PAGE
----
Anonymous User wrote:2L here.
Just want to recommend that all you 1Ls contact general counsels and in-house attorneys at Fortune-500 companies. Also, remember that each subsidiary probably has its own general counsel & attorneys. There is a book called "the directory of corporate counsel" that can help, plus your career services should have a database.
Working in house you'll get to meet many different attorneys at many different firms, which is great come 2L OCI. I choose an in-house over a firm offer 1L summer and have never regretted it.
This actually sounds like a great idea! Will do! Do you think they look for anything in particular though? mostly re:grades?
OP here. Actually most, including the F-100 that hired me, never asked for my grades. Most in house places don't have a formal review process. Just set up a phone appointment with whoever you want to talk to and get them to give you a job.
I guess my advice is this for the next seven days spend one hour/ night on a making your resume & cover letter look really really really good (formatting, etc.). Find a really good template and work from that. Be sure to order really nice cloth paper (crane.com) and matching envelopes. Have them professionally printed and make sure the water mark is facing the correct way. Hand address the envelopes w/ the right kind of pen (a "le pen" or a fine point sharpie). After your 7 hours, you should have a resume should be better than everyone else's.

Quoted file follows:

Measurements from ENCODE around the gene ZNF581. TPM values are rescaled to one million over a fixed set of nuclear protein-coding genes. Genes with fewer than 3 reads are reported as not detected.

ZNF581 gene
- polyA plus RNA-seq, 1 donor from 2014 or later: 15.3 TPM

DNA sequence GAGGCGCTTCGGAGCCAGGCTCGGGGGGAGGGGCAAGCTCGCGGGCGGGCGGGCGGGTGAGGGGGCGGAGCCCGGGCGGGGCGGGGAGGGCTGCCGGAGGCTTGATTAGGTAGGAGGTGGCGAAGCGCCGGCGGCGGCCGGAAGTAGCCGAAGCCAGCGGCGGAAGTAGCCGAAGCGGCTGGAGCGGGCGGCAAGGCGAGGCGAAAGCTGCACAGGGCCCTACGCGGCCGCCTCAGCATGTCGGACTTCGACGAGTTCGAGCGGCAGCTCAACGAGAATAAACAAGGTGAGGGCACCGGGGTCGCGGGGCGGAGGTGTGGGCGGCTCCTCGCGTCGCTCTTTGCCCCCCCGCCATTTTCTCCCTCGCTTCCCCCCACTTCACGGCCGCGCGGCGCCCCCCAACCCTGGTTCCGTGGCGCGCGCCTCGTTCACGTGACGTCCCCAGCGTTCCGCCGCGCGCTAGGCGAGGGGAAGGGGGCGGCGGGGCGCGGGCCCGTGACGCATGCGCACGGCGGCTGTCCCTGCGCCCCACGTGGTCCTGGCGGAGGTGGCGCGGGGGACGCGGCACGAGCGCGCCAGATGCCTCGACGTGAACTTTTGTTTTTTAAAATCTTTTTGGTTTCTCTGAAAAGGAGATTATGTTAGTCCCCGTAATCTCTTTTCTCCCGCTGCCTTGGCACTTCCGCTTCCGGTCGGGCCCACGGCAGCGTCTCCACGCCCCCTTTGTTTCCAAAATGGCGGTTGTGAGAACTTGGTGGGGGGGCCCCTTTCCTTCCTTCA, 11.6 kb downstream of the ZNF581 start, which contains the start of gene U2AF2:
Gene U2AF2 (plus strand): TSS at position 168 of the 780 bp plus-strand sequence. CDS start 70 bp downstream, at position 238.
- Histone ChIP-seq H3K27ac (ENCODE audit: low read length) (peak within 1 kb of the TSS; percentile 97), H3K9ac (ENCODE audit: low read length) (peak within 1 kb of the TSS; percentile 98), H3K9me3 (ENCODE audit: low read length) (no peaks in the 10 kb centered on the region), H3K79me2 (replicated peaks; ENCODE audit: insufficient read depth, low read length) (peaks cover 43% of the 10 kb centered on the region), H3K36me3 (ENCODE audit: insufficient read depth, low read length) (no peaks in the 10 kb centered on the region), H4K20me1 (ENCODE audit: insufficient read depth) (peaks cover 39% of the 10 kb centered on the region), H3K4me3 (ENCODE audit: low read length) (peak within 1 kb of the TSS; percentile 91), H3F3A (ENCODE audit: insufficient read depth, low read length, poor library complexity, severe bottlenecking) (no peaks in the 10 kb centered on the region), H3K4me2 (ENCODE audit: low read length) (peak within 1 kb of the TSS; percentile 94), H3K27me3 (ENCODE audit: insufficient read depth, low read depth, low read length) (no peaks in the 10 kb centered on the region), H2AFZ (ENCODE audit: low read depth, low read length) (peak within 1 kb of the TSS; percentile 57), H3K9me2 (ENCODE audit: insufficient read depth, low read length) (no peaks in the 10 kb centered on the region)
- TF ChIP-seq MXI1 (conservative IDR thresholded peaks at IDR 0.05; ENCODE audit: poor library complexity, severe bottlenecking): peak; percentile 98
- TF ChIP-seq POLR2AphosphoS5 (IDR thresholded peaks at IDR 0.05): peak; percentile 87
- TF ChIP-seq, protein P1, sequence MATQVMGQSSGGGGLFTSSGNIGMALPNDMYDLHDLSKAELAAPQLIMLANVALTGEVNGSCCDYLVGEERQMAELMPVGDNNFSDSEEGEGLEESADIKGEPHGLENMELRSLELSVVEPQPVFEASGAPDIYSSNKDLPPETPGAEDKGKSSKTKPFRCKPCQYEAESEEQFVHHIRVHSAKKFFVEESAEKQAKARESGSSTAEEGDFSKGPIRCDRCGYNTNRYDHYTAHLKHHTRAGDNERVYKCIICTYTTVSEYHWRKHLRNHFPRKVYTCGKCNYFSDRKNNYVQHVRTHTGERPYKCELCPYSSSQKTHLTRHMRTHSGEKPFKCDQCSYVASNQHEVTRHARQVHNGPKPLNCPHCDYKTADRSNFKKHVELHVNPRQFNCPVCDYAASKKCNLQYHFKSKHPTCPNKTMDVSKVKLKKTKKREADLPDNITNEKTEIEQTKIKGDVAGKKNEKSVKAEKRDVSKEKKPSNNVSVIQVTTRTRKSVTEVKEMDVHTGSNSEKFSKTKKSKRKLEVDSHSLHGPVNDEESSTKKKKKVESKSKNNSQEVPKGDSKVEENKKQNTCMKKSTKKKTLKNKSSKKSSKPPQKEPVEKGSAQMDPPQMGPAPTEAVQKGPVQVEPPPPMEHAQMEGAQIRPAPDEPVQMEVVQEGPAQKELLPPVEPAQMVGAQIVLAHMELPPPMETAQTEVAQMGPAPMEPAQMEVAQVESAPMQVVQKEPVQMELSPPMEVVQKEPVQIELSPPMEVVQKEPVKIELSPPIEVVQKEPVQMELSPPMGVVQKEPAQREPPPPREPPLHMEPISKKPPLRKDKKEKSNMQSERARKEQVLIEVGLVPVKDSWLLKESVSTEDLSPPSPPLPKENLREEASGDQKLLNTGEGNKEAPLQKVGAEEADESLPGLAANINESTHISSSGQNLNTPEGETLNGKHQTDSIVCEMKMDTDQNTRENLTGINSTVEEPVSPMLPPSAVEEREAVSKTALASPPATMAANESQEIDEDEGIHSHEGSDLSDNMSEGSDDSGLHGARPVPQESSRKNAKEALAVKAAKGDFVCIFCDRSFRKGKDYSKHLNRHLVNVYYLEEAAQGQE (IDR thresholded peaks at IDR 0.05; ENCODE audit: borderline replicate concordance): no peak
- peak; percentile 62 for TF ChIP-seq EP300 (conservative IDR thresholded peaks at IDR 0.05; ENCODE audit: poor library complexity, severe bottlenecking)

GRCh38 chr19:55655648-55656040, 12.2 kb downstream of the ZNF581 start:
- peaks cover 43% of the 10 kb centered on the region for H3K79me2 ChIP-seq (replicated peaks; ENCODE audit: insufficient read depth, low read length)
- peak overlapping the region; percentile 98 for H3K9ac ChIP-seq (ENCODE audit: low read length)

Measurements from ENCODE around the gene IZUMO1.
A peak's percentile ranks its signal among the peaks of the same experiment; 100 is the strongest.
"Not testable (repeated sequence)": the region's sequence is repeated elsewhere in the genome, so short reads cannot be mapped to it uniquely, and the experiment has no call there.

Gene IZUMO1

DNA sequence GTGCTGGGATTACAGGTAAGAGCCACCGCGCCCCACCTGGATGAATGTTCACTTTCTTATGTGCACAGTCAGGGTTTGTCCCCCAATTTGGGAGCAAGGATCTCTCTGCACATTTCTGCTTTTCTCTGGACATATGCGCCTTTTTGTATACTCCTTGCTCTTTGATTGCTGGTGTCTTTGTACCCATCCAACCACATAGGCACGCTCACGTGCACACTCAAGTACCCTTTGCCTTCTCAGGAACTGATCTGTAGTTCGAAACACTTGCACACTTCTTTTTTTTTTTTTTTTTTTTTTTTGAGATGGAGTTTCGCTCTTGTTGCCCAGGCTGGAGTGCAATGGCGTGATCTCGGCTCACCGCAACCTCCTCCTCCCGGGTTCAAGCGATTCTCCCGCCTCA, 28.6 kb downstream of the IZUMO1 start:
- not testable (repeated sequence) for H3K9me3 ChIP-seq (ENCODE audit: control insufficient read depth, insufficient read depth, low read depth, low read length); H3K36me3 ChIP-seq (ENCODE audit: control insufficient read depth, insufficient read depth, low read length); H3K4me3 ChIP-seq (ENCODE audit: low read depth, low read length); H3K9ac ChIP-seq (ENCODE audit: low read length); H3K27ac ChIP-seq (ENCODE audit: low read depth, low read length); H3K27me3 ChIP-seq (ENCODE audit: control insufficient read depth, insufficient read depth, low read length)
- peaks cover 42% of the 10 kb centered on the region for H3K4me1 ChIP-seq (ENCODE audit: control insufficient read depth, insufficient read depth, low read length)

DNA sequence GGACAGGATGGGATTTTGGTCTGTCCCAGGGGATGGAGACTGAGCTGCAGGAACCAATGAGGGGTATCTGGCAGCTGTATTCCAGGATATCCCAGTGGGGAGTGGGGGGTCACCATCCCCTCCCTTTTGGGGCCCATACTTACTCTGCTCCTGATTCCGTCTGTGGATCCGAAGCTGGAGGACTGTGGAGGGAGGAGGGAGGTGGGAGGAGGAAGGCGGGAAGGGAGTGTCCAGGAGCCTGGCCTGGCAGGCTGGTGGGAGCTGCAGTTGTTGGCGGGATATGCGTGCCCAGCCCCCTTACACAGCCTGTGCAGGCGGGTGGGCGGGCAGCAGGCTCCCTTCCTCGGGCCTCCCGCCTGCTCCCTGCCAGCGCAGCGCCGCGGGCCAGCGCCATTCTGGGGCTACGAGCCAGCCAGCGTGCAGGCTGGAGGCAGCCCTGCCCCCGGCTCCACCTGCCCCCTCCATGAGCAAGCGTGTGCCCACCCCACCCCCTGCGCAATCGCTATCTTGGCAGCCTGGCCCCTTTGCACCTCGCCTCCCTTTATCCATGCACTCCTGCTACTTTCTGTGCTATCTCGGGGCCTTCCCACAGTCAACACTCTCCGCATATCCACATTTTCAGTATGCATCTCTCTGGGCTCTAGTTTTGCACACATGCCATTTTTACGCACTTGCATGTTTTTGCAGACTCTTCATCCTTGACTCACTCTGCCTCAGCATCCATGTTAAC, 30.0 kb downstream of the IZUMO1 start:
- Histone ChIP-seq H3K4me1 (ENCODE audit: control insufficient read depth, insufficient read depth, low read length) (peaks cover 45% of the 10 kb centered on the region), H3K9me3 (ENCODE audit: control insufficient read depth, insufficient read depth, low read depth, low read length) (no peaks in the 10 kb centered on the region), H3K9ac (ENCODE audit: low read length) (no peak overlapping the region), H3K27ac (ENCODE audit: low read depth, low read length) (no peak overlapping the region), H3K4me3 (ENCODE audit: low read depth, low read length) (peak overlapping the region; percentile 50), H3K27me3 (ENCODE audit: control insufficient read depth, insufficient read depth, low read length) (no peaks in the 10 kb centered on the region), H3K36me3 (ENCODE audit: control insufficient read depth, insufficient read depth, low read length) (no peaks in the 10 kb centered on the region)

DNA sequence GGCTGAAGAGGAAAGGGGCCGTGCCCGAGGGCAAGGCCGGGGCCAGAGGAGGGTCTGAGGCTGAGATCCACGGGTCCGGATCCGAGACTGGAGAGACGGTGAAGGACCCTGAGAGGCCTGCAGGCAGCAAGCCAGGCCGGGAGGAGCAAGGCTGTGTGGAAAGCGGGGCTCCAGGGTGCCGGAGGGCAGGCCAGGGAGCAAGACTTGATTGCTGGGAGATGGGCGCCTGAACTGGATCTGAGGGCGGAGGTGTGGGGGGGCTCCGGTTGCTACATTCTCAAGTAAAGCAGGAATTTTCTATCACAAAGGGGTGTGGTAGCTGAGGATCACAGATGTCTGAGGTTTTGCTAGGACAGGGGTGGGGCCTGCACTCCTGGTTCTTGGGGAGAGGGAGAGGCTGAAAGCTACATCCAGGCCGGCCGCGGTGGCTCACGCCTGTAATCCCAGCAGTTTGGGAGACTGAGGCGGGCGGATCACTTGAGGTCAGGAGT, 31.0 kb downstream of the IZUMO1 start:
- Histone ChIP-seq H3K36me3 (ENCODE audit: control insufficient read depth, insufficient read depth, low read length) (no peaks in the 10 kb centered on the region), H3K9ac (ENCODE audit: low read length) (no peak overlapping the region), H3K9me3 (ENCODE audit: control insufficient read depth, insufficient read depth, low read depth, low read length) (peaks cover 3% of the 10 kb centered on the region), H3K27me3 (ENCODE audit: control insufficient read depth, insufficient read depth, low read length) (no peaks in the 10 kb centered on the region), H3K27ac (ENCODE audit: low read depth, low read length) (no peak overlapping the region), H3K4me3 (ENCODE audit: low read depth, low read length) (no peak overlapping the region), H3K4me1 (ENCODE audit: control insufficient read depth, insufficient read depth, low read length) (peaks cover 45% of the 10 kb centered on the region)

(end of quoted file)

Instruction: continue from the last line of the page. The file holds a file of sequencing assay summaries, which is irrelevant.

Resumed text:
For the next 14 days, apply to 10 places per day every day. Start a spreadsheet to keep track of everything. After 14 days, apply to 3 places per day and spend the rest of the time following up with 10 places per day. Keep doing that until you have a job. Don't stop until you have a job.
When you get interviews make sure your shoes and tie are subtle and very expensive, too expensive. You can have an inexpensive suit if it has been tailored for you by an actual tailor (not the brooks brothers guy or the guy at nordstroms, an actual tailor with his own shop). You wear very nice black, cap toe oxford (not blucher) shoes (black, not patent, no perforations of quarter brogue, bar lacing, polished, no plastic or rubber soles . . . all leather). Order a tie from Drakes, but in a pinch brooks brothers or a nice Ralph Lauren will do. Do not wear a button down collar. Use a little V5 to keep your hair in place. For the interview, carry a leather folio and a nice pen. Basically, you want to look really really good without looking at all flashy . . . flashiness raises resentment. (I checked out some alan flusser books on suits and menswear from the city library that before interviews and I think they helped me present a put-together image.)
Here's my philosophy. A quality tie, quality shoes, and a well-fitted suit (even if it's cheap), and a nice folio and pen show taste. A really well put-together resume show that you can put something together that looks good. The general counsel will think, "i can definitely bring this guy into a board room and have him interact w/ clients without being embarrassed."
People don't get jobs because 1) their resumes, when quickly glanced at, don't look good, 2) they don't send out a steady stream of resumes, 2) they don't follow up, 3) they look sloppy in an interview, or 4) they don't act confidently. Avoid these 4 pitfalls and you will get a 1L job.